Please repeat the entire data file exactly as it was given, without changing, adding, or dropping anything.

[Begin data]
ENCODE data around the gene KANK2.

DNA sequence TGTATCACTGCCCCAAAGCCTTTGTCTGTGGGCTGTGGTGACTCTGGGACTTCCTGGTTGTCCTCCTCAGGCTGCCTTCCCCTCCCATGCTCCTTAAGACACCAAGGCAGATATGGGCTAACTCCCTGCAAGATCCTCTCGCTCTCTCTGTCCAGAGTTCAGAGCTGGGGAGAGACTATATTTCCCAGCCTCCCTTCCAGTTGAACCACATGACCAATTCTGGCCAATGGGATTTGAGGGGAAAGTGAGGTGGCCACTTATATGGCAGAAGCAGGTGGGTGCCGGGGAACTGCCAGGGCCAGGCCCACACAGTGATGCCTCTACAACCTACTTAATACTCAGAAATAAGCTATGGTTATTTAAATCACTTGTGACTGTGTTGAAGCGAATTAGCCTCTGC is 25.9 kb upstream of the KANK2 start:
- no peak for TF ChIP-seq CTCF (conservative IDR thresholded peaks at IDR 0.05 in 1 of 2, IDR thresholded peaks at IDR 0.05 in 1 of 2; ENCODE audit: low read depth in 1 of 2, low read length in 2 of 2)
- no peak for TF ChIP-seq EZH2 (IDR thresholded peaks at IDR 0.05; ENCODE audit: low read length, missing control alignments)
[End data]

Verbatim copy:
ENCODE data around the gene KANK2.

DNA sequence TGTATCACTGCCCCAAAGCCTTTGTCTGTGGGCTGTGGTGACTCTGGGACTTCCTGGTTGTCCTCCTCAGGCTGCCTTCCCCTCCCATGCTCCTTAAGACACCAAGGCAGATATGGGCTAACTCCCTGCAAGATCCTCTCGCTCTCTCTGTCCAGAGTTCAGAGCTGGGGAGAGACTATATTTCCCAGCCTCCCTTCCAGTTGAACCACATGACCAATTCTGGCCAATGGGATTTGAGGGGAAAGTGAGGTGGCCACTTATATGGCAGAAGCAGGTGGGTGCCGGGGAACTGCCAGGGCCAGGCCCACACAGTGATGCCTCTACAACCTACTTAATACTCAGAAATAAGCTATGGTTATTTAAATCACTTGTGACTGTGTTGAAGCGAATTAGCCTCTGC is 25.9 kb upstream of the KANK2 start:
- no peak for TF ChIP-seq CTCF (conservative IDR thresholded peaks at IDR 0.05 in 1 of 2, IDR thresholded peaks at IDR 0.05 in 1 of 2; ENCODE audit: low read depth in 1 of 2, low read length in 2 of 2)
- no peak for TF ChIP-seq EZH2 (IDR thresholded peaks at IDR 0.05; ENCODE audit: low read length, missing control alignments)